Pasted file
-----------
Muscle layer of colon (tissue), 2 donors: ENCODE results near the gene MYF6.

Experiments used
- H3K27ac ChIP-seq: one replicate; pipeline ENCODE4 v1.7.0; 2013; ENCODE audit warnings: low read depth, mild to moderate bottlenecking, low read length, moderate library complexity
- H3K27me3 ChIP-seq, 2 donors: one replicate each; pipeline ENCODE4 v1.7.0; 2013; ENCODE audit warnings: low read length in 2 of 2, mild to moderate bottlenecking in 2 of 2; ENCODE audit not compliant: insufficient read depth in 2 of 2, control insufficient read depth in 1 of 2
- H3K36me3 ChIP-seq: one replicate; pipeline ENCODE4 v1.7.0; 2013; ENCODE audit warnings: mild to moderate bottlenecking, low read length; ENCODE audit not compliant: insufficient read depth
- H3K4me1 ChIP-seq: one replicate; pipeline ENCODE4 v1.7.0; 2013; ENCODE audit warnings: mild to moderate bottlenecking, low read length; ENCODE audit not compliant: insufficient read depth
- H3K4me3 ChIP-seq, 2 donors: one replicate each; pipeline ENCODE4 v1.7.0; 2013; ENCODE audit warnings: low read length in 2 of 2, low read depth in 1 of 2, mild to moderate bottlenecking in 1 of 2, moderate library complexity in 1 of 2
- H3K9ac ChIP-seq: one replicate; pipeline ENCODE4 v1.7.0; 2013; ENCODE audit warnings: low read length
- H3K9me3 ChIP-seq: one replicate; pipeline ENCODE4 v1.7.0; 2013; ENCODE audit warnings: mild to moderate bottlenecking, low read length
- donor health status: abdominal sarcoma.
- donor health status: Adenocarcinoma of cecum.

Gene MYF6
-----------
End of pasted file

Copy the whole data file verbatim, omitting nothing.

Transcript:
Muscle layer of colon (tissue), 2 donors: ENCODE results near the gene MYF6.

Experiments used
- H3K27ac ChIP-seq: one replicate; pipeline ENCODE4 v1.7.0; 2013; ENCODE audit warnings: low read depth, mild to moderate bottlenecking, low read length, moderate library complexity
- H3K27me3 ChIP-seq, 2 donors: one replicate each; pipeline ENCODE4 v1.7.0; 2013; ENCODE audit warnings: low read length in 2 of 2, mild to moderate bottlenecking in 2 of 2; ENCODE audit not compliant: insufficient read depth in 2 of 2, control insufficient read depth in 1 of 2
- H3K36me3 ChIP-seq: one replicate; pipeline ENCODE4 v1.7.0; 2013; ENCODE audit warnings: mild to moderate bottlenecking, low read length; ENCODE audit not compliant: insufficient read depth
- H3K4me1 ChIP-seq: one replicate; pipeline ENCODE4 v1.7.0; 2013; ENCODE audit warnings: mild to moderate bottlenecking, low read length; ENCODE audit not compliant: insufficient read depth
- H3K4me3 ChIP-seq, 2 donors: one replicate each; pipeline ENCODE4 v1.7.0; 2013; ENCODE audit warnings: low read length in 2 of 2, low read depth in 1 of 2, mild to moderate bottlenecking in 1 of 2, moderate library complexity in 1 of 2
- H3K9ac ChIP-seq: one replicate; pipeline ENCODE4 v1.7.0; 2013; ENCODE audit warnings: low read length
- H3K9me3 ChIP-seq: one replicate; pipeline ENCODE4 v1.7.0; 2013; ENCODE audit warnings: mild to moderate bottlenecking, low read length
- donor health status: abdominal sarcoma.
- donor health status: Adenocarcinoma of cecum.

Gene MYF6